When it comes to finding the best home mortgage for their needs and budget, most borrowers focus their attention on the interest rate. Understandable, since the interest rate can dramatically affect the affordability of a loan.

So when looking at home loans specifically, which type of interest rate should you get — fixed or adjustable? Both have their own set of pros and cons, and each option may work for some borrowers but not others.

Let’s take a look at the pros and cons of both fixed and adjustable mortgage rates below.

Fixed Rate Mortgages

Fixed rate mortgages have traditionally been the most common home financing option. Created after the Great Depression to help average working Americans afford a home, the 30 year fixed rate mortgage quickly became the norm.

Then there are the shorter term fixed rate mortgages. The 10, 15 and 20 year fixed rate mortgages also provide the benefits of having a stable interest rate, but with less time to pay the loan back, resulting in higher monthly payments.

No matter how long the term, a fixed rate mortgage provides certain benefits to the borrower.

Pros

  • Predictable monthly payments due to interest rate never changing.
  • One of the most accessible loan types to the average working American.
  • Great option for buyers who plan to remain in their homes for several years.

Cons

  • Equity slow to accumulate on longer term fixed rate mortgages.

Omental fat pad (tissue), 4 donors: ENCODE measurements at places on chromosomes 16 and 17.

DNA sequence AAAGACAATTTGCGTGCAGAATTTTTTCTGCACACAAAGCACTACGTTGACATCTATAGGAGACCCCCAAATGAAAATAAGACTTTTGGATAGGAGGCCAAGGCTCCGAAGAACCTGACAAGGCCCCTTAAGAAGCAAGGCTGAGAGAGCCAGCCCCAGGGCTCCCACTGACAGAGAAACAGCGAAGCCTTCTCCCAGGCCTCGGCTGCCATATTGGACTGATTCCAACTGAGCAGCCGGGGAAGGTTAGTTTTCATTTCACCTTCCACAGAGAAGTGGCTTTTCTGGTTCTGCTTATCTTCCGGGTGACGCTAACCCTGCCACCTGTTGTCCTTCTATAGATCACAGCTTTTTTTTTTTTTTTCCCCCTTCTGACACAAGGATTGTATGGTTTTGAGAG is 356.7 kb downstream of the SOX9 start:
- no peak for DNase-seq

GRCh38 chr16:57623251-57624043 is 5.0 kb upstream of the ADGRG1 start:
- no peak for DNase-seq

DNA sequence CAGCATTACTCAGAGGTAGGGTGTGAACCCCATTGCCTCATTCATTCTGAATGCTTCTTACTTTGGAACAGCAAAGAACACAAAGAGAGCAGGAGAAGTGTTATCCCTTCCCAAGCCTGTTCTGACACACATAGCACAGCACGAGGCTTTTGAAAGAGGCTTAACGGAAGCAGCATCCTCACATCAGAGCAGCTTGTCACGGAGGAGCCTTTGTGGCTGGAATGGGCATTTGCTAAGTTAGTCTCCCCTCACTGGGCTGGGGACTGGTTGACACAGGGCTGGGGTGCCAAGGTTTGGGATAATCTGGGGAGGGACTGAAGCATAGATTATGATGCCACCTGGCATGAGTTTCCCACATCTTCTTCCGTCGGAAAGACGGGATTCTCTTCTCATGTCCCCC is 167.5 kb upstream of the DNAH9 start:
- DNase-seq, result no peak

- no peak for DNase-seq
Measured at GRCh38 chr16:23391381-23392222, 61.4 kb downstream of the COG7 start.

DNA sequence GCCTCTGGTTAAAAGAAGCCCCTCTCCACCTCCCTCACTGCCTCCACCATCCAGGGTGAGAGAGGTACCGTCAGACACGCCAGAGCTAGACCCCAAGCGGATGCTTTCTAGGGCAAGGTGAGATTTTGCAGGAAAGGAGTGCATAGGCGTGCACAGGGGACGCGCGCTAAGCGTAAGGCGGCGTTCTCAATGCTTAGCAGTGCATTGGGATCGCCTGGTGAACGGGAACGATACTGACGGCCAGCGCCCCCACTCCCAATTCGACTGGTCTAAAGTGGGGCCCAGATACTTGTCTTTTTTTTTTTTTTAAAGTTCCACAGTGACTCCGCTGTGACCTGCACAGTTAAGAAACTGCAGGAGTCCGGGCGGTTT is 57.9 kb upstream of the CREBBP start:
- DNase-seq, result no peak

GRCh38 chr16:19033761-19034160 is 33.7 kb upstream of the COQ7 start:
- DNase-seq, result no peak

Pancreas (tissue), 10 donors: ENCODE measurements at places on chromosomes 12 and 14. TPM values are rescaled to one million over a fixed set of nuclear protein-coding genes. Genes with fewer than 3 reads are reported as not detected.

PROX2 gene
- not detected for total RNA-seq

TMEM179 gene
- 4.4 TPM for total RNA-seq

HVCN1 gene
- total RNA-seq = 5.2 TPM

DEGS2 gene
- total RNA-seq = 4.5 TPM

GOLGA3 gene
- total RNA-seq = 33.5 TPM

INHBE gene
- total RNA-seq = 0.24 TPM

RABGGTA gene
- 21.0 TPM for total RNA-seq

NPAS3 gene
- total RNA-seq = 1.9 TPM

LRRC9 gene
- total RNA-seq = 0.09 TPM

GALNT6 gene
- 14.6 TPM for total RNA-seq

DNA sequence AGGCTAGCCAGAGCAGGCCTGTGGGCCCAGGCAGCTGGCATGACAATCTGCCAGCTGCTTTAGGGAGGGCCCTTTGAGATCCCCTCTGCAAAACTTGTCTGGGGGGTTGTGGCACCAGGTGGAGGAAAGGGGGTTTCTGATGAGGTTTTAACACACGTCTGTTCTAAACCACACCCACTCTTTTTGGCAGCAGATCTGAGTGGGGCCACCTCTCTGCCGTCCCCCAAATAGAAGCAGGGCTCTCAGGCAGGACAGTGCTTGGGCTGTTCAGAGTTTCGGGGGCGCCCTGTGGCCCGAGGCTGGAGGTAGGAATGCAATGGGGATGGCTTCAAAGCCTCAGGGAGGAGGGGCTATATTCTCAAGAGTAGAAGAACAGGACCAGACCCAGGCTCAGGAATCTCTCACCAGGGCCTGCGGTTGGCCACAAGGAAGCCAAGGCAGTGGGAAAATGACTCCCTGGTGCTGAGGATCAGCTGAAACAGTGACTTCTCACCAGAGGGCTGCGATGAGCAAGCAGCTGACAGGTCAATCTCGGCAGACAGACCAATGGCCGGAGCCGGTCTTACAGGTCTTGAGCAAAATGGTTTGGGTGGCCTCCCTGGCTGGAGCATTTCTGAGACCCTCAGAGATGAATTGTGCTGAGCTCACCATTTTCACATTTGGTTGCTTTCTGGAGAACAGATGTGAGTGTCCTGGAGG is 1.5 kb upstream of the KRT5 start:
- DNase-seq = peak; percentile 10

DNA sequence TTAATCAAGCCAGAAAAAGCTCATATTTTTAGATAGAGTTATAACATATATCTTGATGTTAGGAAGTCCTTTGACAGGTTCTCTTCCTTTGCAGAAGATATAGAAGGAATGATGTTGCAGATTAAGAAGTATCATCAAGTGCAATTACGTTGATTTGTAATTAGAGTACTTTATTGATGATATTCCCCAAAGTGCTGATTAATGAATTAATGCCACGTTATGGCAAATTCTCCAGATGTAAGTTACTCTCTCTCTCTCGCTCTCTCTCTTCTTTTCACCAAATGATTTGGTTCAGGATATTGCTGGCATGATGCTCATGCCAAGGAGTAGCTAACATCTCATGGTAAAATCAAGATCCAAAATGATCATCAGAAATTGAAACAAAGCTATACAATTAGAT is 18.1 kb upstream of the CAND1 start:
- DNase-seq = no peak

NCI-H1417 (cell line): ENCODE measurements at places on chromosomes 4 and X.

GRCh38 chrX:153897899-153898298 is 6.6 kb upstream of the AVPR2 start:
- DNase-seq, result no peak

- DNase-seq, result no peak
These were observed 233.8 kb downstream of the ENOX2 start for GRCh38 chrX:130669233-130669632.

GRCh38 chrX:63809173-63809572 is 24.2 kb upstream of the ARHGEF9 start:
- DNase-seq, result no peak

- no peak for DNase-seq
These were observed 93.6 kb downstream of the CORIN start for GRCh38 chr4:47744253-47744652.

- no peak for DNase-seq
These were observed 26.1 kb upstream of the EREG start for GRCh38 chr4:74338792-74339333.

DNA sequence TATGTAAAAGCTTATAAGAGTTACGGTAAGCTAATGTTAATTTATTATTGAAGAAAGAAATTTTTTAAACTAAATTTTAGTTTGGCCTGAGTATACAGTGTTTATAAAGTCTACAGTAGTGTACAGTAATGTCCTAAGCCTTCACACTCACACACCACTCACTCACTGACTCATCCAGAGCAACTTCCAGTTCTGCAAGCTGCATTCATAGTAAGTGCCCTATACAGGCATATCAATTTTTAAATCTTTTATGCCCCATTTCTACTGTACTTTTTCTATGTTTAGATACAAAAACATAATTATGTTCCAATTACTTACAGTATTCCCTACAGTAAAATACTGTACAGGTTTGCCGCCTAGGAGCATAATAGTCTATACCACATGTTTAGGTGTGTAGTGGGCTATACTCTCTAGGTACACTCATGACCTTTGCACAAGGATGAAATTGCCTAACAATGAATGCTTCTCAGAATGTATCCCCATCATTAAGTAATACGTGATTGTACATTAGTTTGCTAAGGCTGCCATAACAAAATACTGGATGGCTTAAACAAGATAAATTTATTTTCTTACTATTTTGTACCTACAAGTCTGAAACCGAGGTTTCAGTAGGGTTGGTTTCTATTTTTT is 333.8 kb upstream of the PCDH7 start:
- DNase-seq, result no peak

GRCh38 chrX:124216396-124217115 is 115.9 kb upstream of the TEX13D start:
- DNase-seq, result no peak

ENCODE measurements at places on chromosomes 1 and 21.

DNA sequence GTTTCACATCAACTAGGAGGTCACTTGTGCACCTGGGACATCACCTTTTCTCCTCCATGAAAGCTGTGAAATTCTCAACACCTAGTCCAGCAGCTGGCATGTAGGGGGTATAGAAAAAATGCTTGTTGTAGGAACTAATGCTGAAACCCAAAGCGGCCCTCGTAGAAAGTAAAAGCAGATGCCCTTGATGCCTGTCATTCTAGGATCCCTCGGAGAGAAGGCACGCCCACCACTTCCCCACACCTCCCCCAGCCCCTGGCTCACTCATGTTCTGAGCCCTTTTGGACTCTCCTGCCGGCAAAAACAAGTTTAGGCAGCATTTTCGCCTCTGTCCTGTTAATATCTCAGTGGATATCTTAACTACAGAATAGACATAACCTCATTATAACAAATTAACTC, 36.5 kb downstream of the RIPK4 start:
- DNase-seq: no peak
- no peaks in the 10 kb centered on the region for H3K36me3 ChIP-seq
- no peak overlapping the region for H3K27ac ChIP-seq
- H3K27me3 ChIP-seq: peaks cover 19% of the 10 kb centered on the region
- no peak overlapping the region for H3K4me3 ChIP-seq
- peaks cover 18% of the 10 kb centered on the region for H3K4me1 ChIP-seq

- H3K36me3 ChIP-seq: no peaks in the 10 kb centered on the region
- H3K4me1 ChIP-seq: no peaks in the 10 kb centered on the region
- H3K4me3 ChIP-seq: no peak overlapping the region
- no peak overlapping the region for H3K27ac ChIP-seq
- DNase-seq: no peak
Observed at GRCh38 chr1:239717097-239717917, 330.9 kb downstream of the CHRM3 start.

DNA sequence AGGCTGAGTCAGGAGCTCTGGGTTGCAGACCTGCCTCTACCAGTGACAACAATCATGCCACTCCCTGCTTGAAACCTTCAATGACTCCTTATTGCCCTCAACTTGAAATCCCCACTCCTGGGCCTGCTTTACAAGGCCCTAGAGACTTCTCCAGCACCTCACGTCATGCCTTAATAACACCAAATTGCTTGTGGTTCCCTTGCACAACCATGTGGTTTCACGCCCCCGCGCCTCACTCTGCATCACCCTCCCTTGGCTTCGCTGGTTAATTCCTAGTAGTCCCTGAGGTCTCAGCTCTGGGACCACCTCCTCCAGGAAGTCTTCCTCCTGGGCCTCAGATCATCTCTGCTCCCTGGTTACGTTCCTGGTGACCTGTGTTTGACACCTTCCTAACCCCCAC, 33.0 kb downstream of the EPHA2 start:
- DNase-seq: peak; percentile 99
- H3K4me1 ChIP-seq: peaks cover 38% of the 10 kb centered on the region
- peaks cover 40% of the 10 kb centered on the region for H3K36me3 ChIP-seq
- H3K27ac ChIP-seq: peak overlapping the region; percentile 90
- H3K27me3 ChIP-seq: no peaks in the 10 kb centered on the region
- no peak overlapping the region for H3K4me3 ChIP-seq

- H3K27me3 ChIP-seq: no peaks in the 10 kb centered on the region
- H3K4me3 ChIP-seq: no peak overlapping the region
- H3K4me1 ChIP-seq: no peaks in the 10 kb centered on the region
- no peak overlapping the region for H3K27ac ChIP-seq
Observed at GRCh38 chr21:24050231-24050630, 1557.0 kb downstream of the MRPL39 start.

• If interest rates fall, you’re “stuck” with a higher rate unless you refinance.
  • Pay more in interest during the early years of homeownership.

Adjustable Rate Mortgages

When mortgage rates begin to trend a little higher, a lot of potential home buyers start to explore options beyond fixed rate financing. But are adjustable rate mortgages really a good idea for you and your home buying budget?

With most ARMs, the borrower is enticed by a significantly lower introductory interest rate. That low rate will normally stay in place without changing for the first 3, 5, or 7 years. After the introductory rate period expires, the rate will then be subject to change. With most standard (hybrid) ARMs, the interest rate is subject to adjustment annually.

For example, a 5/1 ARM is a 30 year loan that will have a low introductory rate for the first five years, then adjust once per year for the remaining 25 years. This arrangement can be attractive to some buyers, but it may not be the best option for everyone.

Pros

  • Save money on interest during the early years of homeownership.
  • Could be a great choice for investors who are buying a home to “flip,” or anyone who does not plan to live in the home for very many years.
  • Can help borrowers get more affordable payments when interest rates are on the rise.

Cons

  • Less predictable payments once the introductory rate period ends.
  • Not a very good option for borrowers living on fixed income, or anyone who cannot afford the possibility of a higher payment in the future.
  • Can end up costing more in the long run if rates continue to adjust higher throughout the life of the loan.

Where Can I Learn More?

Before deciding on any mortgage program, be sure to consider all of your options. Don’t be afraid to ask one of our professional loan experts to help you find mortgage options that are best suited for your needs. Give us a call today to explore fixed and adjustable-rate financing.

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